Risk Insider: Ernie Feirer

Top 4 Commercial Underwriting Blind Spots

By: | May 14, 2018 • 4 min read

Ernie Feirer, CPCU, is Vice President and General Manager, Commercial Insurance, at LexisNexis Risk Solutions, where he is responsible for developing a suite of solutions for the commercial insurance market. He can be reached at [email protected]

Prior losses can be a strong indicator of future risk. Yet many commercial carriers lack access to prior loss history, making them vulnerable to “blind spots” that can negatively impact the profitability of their books of business. They believe gathering and analyzing the data can be simply too costly and cumbersome.


However, research shows that 78 percent of commercial carriers feel that automated loss runs would go a long way toward solving this problem[i]. Yet few carriers currently employ some kind automated loss run solution to address this deficit.

The disconnect is surprising considering proven technology is now available that makes pricing risk easier than ever. Maybe it’s because they are skeptical, or perhaps simply unaware of the advances in automated loss run solutions.

Understanding the underwriting blind spots that mask risks might help commercial carriers better understand the intrinsic value of the technology. The following are the top four blind spots that can be illuminated with automated loss runs.

These findings are based on the results of separate tests with seven commercial carriers in which searches uncovered prior losses on risks which the carriers had previously bound.

Blind Spot #1: Moving bad risks across the carrier’s own companies

Many carriers have multiple underwriting companies with separate policy processing systems that don’t talk to each other. Consequently, bad risks often “boomerang” undetected between the carrier’s different underwriting companies. The test revealed multiple instances where an insured had a poor loss history with one of the underwriting companies, then moved to a second underwriting company within the carrier’s group as a claim-free risk. Without easy-to-access visibility in previous losses, the “new” insured looked clean.

These “boomerang” policies can create expensive losses. In one case, 64 percent of a carrier’s total prior losses (costing $57 million) were from customers who left the carrier and later returned, undetected. Automated loss runs can shed light on policies as they move across the carrier’s underwriting companies.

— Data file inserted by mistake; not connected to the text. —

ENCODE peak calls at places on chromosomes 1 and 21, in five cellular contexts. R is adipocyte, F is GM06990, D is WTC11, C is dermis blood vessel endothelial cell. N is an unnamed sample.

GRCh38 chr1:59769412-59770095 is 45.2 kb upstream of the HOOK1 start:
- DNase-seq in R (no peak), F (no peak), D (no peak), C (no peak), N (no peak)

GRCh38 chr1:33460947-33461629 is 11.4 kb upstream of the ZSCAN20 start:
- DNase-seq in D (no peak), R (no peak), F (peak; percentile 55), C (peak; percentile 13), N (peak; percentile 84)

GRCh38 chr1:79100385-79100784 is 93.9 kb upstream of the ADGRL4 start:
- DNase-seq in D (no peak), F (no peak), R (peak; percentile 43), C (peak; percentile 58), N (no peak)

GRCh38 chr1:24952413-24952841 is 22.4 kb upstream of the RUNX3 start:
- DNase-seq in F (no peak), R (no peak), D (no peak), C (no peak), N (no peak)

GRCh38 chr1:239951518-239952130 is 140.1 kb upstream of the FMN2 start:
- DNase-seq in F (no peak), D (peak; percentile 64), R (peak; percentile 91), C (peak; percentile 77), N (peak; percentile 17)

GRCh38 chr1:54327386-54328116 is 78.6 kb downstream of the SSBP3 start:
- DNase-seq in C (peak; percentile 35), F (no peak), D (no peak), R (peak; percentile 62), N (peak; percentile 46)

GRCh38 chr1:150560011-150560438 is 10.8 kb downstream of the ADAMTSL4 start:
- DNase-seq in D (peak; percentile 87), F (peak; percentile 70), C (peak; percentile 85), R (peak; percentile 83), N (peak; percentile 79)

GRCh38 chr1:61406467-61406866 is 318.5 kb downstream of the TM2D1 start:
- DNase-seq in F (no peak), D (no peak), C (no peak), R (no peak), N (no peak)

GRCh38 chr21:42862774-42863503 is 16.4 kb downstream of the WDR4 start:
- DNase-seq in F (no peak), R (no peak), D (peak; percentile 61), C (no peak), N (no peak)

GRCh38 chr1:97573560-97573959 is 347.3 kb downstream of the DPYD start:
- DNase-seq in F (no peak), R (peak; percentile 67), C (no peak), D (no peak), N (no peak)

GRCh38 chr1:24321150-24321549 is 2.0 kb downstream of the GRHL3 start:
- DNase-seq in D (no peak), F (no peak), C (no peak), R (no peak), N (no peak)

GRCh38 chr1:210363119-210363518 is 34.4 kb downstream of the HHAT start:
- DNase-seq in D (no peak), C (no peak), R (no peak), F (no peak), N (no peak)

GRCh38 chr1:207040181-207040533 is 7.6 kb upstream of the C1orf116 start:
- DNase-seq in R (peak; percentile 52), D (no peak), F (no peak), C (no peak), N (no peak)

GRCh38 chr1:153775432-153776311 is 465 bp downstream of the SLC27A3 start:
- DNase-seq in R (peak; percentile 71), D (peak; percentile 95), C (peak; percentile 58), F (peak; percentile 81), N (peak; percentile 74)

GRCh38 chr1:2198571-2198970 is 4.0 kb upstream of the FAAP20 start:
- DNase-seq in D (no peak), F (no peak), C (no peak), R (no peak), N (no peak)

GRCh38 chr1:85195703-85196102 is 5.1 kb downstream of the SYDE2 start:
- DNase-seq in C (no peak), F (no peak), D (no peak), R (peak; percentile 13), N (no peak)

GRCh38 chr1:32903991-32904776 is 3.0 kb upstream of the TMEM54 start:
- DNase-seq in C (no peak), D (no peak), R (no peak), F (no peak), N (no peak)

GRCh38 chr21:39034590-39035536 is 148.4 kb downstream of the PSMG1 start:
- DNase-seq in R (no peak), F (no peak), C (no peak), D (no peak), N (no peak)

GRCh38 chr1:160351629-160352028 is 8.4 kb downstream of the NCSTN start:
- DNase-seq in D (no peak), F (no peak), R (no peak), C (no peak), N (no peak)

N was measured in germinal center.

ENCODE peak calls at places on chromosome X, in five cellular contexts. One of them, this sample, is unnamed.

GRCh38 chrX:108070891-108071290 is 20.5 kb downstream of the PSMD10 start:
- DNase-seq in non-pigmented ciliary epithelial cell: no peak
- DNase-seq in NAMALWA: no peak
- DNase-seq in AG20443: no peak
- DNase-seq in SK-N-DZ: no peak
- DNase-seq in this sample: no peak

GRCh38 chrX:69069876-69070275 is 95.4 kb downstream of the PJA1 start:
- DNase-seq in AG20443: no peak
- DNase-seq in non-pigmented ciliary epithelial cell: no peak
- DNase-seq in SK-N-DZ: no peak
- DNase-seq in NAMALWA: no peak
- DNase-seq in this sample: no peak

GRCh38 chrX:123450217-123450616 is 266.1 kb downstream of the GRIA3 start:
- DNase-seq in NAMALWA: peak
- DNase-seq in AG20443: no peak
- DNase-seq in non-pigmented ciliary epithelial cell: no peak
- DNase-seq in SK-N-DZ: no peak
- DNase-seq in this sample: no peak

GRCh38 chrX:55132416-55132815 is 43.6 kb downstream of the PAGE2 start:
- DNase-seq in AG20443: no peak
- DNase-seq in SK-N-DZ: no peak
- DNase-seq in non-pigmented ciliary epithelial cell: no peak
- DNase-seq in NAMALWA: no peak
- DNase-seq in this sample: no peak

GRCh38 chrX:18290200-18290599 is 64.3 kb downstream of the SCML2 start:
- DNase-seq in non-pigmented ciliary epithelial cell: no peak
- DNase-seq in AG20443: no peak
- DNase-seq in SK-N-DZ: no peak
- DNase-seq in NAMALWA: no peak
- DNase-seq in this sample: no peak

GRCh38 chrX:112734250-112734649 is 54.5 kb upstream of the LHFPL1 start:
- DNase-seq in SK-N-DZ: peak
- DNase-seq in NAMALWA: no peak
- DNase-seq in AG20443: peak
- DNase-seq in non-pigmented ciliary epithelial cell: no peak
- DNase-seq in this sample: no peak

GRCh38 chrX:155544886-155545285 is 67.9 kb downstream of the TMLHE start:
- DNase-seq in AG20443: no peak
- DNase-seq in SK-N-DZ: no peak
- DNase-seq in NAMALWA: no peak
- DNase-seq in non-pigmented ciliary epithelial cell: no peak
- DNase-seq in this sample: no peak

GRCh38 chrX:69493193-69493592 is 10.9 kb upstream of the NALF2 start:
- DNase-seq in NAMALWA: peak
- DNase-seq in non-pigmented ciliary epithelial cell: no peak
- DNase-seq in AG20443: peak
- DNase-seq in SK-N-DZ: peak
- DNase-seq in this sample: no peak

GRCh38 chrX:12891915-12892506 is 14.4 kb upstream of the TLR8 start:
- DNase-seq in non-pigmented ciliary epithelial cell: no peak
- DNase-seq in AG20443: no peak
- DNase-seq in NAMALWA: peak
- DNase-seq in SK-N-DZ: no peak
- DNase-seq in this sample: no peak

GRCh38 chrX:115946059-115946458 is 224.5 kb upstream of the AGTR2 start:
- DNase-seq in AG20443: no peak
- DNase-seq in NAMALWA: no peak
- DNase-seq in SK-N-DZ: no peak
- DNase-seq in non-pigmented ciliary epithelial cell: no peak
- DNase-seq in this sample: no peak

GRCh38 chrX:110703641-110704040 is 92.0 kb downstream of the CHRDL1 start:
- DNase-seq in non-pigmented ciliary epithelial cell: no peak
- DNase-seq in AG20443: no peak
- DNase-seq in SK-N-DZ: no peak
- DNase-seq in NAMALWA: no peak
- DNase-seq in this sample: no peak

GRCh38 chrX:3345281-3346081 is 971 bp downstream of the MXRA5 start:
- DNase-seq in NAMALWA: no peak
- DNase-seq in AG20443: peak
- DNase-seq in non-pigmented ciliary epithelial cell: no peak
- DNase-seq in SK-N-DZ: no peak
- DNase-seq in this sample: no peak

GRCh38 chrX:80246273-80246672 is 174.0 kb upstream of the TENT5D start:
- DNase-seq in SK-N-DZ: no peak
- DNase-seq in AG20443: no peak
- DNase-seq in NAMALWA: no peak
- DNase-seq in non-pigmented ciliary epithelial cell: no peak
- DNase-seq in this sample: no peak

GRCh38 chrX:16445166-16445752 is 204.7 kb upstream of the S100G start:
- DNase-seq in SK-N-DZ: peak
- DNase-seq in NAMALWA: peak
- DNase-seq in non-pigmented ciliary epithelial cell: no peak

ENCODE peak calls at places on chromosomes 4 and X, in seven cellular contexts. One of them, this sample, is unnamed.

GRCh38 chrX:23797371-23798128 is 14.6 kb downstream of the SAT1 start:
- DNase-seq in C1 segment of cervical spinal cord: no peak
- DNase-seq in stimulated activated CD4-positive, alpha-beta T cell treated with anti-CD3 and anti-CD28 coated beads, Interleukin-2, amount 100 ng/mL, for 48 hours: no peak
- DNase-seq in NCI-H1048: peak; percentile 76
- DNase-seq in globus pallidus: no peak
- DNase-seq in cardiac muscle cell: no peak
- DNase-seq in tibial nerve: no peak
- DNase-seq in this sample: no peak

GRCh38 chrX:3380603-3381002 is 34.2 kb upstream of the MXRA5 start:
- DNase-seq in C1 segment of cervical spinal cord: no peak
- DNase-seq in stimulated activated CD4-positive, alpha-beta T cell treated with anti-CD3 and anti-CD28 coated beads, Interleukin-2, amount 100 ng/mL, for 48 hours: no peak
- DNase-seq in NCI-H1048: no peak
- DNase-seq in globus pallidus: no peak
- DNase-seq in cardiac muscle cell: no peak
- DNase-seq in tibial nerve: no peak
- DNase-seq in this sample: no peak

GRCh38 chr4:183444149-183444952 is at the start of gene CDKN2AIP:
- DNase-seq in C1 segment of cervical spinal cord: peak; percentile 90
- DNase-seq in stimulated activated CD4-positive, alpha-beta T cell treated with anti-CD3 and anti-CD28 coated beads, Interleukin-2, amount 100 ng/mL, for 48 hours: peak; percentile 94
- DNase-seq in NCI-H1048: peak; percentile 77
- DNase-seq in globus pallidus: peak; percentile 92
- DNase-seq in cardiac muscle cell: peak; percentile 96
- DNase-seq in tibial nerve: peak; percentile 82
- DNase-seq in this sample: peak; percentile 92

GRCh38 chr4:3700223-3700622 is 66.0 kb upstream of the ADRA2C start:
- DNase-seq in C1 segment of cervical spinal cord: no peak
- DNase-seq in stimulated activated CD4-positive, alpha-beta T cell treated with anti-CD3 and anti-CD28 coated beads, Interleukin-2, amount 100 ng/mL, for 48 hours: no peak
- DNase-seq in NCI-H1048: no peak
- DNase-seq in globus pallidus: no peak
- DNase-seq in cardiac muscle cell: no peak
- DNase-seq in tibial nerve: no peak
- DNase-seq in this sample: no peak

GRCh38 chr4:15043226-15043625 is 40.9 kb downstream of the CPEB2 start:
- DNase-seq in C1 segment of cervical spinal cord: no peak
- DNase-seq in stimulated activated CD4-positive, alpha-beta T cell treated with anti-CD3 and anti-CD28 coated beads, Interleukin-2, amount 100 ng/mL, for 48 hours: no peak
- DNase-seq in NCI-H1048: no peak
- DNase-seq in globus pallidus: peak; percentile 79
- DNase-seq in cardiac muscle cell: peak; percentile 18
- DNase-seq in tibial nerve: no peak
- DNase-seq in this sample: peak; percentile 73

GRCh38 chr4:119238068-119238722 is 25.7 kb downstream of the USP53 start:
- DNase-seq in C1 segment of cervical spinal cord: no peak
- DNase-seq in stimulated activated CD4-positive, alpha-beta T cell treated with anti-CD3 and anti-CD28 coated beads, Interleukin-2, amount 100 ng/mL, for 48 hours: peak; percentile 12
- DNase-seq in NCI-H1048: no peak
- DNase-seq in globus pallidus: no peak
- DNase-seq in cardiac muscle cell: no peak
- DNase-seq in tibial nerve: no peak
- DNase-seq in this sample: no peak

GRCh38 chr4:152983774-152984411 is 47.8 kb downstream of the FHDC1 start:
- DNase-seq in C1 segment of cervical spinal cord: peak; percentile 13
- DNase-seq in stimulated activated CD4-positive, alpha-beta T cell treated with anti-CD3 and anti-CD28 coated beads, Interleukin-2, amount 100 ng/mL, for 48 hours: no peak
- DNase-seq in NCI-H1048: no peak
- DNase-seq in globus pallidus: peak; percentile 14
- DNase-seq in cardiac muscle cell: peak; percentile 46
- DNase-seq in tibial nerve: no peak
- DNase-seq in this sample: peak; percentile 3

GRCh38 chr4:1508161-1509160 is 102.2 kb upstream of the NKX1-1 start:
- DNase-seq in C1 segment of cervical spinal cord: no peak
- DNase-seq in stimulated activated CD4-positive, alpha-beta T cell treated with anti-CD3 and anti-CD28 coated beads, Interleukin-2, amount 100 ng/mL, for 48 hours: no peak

Blind Spot #2: Assuming “clean” risks

Carriers may assume all of the policies in their book of business are “clean,” meaning free of prior losses. This may be due partly to the fact that many carriers do not believe there is an efficient and reliable way to actually verify whether or not a policy has a prior loss.

Automated loss runs can unearth prior losses simply and accurately, leading to better-informed underwriting. To validate this premise, analysts ran automated loss runs on 5,800 supposedly clean policies belonging to a single carrier. It revealed that 15 percent of the carrier’s policies did indeed have prior losses.

Blind Spot #3: Missing risks with large loss history

Effective commercial underwriting is able to identify policies with risks that will generate future losses and, more importantly, avoid those risks that are destined to create large losses. Tests performed on automated loss runs of seven commercial carriers revealed that:

  • Small claims less than $10,000 accounted for 85 percent of the total claim count, and 20 percent of the total incurred losses.
  • Claims between $10,000 and $100,000 accounted to 14 percent of total claim count, and 36 percent of total incurred losses.
  • Claims over $100,000 accounted for just 1 percent of total claim count, but a whopping 44 percent (worth $180 million) of total incurred losses.

Clearly, finding those potential large loss risks through automated loss runs can make commercial underwriting much more effective.

Blind Spot #4: Searching only on business claims history

Carriers typically perform loss runs only on searches of businesses’ loss histories. The approach used to be effective. However, the tests found that adding a driver claims history search to the mix creates a much more comprehensive view of potential risk.

Automated loss runs can unearth prior losses simply and accurately, leading to better-informed underwriting

Multiple automated loss run tests identified $123 million in commercial auto incurred losses when researchers searched for business losses. They unearthed an additional $25 million when they searched on individual commercial driver claims history. This incremental $25 million represents a 17 percent lift in new claims found by adding a driver search to the loss run analysis.

The value of automated loss runs

These research findings underscore the important insights automated loss runs provide when they bring to light previously unseen blind spots in a carrier’s book of business. With this fresh view of data, carriers’ visibility improves, leading to better underwriting decisions, less risk exposure and a better bottom line.

For more information on the test results, download the Blind Spots Case Study.

[i] LexisNexis Risk Solutions proprietary data

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The R&I Editorial Team can be reached at [email protected]